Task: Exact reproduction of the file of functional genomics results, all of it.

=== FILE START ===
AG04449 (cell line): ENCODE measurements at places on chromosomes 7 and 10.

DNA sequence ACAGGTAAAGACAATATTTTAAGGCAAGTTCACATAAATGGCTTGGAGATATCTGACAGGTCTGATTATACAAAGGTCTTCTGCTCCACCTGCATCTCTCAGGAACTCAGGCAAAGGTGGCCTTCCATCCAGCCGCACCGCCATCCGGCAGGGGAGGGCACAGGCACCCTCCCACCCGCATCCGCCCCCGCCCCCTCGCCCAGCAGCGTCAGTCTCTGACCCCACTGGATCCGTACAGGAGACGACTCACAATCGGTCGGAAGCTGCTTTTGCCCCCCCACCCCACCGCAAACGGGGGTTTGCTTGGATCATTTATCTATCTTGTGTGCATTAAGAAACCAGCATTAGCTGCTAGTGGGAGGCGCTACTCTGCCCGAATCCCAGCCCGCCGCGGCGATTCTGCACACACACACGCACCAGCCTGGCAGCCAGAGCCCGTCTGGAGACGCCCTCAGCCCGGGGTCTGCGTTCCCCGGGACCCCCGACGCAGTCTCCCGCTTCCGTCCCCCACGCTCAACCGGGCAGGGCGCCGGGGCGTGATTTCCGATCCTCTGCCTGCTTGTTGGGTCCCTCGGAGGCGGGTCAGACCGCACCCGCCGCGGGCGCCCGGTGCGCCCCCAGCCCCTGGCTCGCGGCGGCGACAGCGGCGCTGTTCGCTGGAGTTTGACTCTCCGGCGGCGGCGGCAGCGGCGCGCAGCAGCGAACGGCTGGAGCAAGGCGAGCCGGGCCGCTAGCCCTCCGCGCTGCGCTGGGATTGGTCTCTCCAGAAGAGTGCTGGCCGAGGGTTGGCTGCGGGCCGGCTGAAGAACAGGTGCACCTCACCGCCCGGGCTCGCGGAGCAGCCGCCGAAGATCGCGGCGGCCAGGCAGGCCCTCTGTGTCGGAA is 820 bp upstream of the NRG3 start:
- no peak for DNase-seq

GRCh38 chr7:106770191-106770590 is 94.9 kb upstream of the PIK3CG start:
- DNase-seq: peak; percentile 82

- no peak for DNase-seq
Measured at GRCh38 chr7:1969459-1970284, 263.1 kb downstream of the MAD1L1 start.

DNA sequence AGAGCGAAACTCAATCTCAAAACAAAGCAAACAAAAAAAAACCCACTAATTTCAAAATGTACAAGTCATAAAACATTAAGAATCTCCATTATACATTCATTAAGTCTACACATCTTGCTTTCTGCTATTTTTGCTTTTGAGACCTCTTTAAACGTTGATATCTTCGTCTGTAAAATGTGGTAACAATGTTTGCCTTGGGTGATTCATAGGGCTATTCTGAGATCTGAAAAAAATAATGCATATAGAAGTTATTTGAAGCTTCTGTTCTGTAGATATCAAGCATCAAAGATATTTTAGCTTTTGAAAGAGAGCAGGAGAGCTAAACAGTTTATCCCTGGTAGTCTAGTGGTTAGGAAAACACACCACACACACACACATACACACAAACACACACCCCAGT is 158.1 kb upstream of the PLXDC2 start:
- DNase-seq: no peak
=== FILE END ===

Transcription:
AG04449 (cell line): ENCODE measurements at places on chromosomes 7 and 10.

DNA sequence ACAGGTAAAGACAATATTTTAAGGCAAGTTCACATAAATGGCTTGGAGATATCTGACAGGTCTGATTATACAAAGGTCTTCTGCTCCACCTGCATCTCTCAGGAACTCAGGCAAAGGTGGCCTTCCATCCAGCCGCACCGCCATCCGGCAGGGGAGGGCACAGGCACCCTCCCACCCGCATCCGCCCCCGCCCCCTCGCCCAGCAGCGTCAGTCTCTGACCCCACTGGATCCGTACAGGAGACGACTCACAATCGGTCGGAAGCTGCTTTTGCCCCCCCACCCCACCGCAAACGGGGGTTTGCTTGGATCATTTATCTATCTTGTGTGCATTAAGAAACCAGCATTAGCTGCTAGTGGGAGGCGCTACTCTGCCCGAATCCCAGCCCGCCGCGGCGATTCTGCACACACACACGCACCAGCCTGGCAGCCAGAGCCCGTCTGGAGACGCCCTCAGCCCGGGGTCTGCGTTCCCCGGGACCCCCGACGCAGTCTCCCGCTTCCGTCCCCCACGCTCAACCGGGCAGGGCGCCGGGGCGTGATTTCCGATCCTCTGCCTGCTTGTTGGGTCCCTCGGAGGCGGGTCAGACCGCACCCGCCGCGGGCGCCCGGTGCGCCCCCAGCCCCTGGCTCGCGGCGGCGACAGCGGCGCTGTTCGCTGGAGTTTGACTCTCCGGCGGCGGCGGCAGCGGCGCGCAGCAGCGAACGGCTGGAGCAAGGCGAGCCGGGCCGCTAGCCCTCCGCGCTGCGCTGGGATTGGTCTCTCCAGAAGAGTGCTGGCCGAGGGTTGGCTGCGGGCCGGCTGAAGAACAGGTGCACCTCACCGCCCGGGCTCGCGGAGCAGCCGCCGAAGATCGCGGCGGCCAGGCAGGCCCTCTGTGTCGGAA is 820 bp upstream of the NRG3 start:
- no peak for DNase-seq

GRCh38 chr7:106770191-106770590 is 94.9 kb upstream of the PIK3CG start:
- DNase-seq: peak; percentile 82

- no peak for DNase-seq
Measured at GRCh38 chr7:1969459-1970284, 263.1 kb downstream of the MAD1L1 start.

DNA sequence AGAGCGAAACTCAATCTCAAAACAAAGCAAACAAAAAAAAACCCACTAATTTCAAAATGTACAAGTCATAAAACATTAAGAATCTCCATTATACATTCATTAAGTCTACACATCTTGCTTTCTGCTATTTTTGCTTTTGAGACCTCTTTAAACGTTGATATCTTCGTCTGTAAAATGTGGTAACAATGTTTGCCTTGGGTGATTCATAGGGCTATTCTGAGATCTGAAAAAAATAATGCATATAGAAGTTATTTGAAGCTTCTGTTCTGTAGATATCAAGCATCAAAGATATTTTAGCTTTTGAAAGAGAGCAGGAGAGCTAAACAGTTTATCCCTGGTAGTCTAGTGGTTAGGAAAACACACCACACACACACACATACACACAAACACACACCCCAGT is 158.1 kb upstream of the PLXDC2 start:
- DNase-seq: no peak